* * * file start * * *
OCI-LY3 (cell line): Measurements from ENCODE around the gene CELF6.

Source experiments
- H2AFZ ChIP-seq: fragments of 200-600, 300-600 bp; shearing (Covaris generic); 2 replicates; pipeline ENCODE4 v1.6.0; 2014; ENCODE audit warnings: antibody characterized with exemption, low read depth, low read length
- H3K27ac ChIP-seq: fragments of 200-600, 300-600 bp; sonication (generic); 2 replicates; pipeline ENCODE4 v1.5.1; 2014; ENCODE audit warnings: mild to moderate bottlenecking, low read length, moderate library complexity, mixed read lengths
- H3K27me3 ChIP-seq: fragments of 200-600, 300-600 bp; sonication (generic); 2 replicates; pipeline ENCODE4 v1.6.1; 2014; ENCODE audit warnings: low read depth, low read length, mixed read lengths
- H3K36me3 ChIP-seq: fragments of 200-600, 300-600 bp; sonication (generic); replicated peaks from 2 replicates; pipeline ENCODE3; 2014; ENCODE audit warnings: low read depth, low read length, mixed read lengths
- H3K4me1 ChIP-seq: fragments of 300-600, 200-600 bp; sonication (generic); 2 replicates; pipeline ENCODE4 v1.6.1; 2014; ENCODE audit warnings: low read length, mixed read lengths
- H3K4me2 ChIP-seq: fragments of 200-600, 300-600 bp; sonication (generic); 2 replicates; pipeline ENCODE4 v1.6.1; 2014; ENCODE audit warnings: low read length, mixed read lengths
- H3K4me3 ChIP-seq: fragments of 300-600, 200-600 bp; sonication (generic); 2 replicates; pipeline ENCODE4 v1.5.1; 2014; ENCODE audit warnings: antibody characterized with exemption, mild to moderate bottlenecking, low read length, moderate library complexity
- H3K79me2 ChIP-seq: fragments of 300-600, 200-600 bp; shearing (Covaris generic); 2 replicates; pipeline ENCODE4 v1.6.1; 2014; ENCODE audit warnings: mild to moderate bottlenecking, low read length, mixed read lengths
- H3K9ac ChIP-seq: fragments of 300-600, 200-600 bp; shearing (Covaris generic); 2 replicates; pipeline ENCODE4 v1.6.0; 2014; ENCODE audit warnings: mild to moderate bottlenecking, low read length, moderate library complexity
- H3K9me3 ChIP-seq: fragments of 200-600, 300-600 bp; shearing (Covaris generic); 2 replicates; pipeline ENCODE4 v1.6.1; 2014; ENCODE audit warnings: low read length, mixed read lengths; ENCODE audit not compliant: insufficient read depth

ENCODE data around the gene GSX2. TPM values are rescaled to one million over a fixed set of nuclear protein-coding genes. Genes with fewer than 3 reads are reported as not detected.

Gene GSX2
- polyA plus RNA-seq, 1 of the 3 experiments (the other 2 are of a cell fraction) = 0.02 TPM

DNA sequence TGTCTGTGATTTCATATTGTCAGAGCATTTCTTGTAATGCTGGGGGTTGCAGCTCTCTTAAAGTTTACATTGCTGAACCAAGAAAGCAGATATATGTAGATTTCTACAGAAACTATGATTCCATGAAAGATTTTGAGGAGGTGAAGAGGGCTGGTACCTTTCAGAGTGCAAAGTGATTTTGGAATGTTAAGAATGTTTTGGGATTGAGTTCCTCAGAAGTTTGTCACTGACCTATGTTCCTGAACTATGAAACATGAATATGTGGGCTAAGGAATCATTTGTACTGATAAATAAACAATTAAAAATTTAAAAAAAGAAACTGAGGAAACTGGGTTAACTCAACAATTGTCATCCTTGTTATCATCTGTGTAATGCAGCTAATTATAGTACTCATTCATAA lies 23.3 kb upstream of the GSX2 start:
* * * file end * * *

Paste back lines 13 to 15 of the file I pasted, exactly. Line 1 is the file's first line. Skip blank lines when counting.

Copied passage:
ENCODE data around the gene GSX2. TPM values are rescaled to one million over a fixed set of nuclear protein-coding genes. Genes with fewer than 3 reads are reported as not detected.

Gene GSX2
- polyA plus RNA-seq, 1 of the 3 experiments (the other 2 are of a cell fraction) = 0.02 TPM